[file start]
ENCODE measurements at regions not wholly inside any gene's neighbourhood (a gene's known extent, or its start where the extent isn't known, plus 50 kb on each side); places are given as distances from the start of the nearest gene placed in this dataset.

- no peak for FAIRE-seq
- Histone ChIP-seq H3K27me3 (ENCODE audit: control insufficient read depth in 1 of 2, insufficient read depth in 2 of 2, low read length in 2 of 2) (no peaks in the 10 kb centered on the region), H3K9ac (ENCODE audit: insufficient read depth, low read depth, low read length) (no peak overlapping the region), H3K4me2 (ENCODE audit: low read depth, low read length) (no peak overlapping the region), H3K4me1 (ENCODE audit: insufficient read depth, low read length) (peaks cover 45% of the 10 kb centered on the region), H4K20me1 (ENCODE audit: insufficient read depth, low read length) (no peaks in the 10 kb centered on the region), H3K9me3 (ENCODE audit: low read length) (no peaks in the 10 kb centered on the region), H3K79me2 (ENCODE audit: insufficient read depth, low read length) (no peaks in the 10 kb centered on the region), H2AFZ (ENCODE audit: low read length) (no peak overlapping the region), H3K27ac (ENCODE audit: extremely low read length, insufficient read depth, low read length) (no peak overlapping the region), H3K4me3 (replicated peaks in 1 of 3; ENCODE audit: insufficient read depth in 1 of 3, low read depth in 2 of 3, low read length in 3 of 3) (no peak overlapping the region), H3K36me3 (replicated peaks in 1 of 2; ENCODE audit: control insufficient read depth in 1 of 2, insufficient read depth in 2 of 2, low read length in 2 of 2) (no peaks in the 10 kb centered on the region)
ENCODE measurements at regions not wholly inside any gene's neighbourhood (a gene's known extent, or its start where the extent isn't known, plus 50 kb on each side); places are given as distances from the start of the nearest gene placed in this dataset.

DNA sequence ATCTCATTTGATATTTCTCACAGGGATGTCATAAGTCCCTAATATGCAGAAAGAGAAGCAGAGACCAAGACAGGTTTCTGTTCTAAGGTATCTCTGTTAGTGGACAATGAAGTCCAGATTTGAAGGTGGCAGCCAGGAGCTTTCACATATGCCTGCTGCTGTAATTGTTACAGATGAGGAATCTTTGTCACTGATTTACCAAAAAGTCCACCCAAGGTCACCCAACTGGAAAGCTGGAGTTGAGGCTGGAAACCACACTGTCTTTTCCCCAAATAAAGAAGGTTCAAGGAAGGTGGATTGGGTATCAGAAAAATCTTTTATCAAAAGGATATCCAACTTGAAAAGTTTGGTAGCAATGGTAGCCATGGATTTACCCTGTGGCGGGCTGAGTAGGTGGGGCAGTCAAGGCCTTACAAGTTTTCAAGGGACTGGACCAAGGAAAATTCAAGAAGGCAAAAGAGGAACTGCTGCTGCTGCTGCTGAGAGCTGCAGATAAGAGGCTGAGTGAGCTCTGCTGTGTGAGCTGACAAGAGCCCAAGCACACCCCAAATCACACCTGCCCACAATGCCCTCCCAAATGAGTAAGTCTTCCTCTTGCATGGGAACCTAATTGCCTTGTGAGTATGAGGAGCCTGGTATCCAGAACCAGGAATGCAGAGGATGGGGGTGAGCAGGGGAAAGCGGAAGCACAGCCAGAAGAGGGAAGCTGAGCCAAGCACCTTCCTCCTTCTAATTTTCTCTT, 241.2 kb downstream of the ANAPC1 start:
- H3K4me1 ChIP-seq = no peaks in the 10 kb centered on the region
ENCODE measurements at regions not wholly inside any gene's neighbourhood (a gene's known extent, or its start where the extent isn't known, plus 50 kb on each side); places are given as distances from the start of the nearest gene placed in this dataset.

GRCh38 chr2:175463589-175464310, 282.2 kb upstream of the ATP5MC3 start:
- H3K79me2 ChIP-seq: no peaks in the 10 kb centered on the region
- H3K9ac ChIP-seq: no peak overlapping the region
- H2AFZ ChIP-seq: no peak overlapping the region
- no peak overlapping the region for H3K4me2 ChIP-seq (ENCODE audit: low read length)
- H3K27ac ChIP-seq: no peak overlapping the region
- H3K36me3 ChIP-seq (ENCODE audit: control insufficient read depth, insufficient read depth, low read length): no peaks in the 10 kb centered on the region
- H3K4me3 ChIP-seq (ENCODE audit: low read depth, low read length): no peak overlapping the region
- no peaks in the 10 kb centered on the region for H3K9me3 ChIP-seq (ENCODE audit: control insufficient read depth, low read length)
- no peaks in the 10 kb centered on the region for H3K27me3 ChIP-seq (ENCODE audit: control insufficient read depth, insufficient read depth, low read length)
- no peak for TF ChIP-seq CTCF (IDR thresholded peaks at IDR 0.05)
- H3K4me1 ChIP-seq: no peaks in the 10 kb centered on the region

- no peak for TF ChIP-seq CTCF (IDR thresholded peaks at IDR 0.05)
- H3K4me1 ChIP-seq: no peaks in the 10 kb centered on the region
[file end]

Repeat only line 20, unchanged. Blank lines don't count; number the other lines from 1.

- no peak for TF ChIP-seq CTCF (IDR thresholded peaks at IDR 0.05)